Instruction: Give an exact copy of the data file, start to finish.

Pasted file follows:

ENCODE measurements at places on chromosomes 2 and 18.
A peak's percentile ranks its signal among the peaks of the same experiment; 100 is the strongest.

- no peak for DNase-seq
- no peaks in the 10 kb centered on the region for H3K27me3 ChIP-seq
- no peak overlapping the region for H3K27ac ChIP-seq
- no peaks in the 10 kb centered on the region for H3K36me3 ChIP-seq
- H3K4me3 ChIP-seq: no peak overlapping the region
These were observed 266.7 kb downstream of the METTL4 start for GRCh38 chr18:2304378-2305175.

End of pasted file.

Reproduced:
ENCODE measurements at places on chromosomes 2 and 18.
A peak's percentile ranks its signal among the peaks of the same experiment; 100 is the strongest.

- no peak for DNase-seq
- no peaks in the 10 kb centered on the region for H3K27me3 ChIP-seq
- no peak overlapping the region for H3K27ac ChIP-seq
- no peaks in the 10 kb centered on the region for H3K36me3 ChIP-seq
- H3K4me3 ChIP-seq: no peak overlapping the region
These were observed 266.7 kb downstream of the METTL4 start for GRCh38 chr18:2304378-2305175.